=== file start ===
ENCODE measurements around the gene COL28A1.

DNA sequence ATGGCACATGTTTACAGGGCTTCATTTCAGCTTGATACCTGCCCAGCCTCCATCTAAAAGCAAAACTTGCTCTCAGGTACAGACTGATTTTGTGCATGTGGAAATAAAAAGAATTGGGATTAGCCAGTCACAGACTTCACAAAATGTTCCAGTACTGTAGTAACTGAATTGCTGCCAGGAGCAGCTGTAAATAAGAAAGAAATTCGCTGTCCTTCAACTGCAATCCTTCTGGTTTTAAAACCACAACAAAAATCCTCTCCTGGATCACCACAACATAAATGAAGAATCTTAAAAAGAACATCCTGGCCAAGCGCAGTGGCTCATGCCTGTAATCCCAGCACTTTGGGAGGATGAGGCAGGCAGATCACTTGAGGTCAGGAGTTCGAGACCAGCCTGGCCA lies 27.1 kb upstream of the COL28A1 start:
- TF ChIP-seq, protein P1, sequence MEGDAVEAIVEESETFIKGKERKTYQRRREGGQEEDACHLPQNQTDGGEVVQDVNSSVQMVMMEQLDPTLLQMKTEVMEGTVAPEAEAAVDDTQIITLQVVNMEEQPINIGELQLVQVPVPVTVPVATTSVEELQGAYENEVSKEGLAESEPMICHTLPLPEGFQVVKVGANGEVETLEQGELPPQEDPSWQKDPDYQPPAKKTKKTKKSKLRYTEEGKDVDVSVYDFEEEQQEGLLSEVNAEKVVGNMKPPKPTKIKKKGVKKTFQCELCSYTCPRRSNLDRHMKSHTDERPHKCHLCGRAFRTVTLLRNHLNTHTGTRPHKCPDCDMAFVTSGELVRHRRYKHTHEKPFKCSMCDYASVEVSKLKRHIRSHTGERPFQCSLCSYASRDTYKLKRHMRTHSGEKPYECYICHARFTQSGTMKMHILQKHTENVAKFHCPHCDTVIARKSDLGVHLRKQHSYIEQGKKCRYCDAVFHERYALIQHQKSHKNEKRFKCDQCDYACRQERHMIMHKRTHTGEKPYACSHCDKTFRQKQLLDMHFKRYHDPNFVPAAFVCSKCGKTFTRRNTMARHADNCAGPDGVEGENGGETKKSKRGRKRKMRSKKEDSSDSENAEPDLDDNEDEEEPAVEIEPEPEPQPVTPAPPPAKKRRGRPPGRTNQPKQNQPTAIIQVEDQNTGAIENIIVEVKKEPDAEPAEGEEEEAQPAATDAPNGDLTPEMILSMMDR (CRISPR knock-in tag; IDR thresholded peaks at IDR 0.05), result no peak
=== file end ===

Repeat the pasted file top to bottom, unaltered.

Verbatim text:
ENCODE measurements around the gene COL28A1.

DNA sequence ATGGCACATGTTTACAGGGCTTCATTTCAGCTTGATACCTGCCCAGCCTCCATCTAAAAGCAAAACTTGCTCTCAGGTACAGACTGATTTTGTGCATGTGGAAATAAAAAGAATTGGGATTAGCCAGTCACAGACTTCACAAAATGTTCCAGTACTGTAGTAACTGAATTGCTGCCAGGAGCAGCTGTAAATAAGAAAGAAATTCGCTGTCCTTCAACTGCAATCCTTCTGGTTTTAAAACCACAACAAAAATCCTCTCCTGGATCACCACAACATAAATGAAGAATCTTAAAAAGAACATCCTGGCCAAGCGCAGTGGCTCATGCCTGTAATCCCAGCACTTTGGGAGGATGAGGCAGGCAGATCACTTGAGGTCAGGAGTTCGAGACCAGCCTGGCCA lies 27.1 kb upstream of the COL28A1 start:
- TF ChIP-seq, protein P1, sequence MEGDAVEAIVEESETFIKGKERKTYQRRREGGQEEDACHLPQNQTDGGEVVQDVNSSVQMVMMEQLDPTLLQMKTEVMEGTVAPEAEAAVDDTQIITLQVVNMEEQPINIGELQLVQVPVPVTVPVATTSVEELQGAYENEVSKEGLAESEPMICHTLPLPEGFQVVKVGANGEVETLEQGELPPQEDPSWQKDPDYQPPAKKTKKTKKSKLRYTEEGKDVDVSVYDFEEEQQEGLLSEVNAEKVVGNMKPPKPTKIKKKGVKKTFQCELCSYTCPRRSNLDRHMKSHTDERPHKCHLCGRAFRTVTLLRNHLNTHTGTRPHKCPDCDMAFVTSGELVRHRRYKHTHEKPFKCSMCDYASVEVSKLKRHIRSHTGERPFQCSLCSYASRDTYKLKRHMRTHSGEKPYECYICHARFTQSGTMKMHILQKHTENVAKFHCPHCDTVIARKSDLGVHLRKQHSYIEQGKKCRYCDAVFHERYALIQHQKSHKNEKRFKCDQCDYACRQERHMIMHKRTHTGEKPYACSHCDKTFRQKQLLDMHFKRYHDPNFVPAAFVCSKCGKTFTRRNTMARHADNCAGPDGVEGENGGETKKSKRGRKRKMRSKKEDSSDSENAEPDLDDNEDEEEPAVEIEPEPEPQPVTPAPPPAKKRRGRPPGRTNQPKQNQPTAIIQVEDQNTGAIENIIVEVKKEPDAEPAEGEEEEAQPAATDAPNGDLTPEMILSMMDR (CRISPR knock-in tag; IDR thresholded peaks at IDR 0.05), result no peak